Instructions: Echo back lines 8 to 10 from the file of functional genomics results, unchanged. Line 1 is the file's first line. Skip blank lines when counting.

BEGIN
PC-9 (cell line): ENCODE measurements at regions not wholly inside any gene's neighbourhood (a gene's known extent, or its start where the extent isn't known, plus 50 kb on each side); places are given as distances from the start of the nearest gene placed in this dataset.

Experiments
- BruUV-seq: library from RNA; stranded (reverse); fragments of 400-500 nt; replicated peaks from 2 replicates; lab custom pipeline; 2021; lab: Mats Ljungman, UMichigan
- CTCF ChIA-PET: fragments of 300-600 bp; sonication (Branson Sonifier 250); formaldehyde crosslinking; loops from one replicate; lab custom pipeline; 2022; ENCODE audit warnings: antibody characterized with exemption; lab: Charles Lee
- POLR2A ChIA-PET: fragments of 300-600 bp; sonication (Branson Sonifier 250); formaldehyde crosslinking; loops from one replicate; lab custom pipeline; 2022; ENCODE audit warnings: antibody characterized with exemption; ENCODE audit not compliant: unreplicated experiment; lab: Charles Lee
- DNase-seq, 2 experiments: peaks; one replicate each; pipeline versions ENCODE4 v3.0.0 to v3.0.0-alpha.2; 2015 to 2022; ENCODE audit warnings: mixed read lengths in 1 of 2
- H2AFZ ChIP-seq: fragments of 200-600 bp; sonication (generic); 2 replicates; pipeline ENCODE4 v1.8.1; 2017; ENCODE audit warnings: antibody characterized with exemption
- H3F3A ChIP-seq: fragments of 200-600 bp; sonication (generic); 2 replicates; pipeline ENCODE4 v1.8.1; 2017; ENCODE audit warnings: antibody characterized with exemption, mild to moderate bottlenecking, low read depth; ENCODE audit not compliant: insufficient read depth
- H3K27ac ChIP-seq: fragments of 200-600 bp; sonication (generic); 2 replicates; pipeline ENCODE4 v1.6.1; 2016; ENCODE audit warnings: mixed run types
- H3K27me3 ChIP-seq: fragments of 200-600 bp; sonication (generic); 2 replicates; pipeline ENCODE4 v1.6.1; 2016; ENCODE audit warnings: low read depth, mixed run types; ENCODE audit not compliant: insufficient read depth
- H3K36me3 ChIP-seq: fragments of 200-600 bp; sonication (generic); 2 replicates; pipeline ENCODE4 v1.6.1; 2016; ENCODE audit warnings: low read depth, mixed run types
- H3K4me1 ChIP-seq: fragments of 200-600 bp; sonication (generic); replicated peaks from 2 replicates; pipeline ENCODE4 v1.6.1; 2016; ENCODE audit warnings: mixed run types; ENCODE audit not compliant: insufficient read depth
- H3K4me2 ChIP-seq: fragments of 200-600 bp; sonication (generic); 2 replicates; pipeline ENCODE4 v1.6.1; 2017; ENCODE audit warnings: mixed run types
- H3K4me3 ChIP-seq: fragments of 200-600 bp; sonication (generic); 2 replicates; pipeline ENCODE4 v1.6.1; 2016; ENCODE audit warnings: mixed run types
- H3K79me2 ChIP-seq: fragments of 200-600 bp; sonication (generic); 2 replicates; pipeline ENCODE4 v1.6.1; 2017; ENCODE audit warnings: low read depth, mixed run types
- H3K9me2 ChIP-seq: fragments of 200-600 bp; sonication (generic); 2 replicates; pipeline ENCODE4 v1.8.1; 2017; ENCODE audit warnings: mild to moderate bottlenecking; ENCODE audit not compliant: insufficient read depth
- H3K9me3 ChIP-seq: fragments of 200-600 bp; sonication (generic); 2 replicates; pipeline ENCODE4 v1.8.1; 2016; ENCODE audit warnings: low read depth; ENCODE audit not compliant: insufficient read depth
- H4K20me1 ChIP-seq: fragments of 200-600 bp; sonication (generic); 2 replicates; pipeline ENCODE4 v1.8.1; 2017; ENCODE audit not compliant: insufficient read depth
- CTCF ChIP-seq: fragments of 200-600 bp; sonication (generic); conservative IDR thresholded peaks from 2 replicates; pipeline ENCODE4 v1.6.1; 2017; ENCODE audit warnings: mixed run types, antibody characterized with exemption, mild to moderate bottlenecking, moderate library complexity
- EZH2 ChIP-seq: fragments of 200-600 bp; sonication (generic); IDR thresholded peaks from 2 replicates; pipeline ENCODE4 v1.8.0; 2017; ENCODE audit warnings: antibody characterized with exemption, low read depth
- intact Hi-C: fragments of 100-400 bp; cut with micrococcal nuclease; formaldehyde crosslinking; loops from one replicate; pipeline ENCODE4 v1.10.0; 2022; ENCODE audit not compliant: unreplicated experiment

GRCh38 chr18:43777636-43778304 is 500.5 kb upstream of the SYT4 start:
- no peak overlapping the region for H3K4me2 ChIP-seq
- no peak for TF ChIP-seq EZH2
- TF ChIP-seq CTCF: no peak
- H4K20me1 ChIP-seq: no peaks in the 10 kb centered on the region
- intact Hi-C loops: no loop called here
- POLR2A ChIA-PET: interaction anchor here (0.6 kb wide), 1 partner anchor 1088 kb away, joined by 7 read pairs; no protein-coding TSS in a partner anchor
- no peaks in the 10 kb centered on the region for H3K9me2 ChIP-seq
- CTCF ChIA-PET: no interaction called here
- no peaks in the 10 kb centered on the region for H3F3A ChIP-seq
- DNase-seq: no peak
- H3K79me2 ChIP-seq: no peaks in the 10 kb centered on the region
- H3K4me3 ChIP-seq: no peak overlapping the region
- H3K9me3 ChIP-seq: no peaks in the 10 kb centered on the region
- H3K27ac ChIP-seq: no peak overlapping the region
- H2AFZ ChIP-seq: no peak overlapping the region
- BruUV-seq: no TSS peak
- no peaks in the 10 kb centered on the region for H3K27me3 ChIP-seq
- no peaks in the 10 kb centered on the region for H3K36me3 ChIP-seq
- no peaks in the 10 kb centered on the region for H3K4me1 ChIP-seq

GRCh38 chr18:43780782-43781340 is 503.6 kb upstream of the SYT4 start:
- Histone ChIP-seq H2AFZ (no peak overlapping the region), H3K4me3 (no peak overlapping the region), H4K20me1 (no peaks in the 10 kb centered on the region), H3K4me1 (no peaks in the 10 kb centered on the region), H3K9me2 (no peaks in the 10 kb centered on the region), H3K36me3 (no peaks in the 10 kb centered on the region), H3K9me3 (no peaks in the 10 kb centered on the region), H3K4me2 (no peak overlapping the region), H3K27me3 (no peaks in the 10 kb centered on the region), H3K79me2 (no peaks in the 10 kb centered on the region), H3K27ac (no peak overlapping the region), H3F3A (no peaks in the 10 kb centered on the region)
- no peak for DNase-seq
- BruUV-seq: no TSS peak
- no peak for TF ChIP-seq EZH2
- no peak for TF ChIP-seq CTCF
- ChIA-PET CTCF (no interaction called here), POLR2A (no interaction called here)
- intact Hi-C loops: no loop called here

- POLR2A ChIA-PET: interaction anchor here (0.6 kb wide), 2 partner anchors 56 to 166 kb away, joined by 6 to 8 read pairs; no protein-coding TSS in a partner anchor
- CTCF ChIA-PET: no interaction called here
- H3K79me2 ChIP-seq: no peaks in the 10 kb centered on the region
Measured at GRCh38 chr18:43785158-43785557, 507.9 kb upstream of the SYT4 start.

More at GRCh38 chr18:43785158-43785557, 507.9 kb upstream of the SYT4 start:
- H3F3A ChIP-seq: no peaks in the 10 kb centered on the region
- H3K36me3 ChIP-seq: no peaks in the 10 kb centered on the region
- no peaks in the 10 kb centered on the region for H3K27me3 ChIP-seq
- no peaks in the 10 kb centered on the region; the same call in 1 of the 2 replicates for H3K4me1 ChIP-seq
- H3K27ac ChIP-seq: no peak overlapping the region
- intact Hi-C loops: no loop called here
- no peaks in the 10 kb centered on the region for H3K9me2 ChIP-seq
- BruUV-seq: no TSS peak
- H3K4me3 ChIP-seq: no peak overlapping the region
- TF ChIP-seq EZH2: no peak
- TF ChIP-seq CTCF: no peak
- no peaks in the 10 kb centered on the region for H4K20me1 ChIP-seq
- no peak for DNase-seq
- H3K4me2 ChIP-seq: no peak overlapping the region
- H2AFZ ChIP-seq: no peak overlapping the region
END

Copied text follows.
- H3F3A ChIP-seq: fragments of 200-600 bp; sonication (generic); 2 replicates; pipeline ENCODE4 v1.8.1; 2017; ENCODE audit warnings: antibody characterized with exemption, mild to moderate bottlenecking, low read depth; ENCODE audit not compliant: insufficient read depth
- H3K27ac ChIP-seq: fragments of 200-600 bp; sonication (generic); 2 replicates; pipeline ENCODE4 v1.6.1; 2016; ENCODE audit warnings: mixed run types
- H3K27me3 ChIP-seq: fragments of 200-600 bp; sonication (generic); 2 replicates; pipeline ENCODE4 v1.6.1; 2016; ENCODE audit warnings: low read depth, mixed run types; ENCODE audit not compliant: insufficient read depth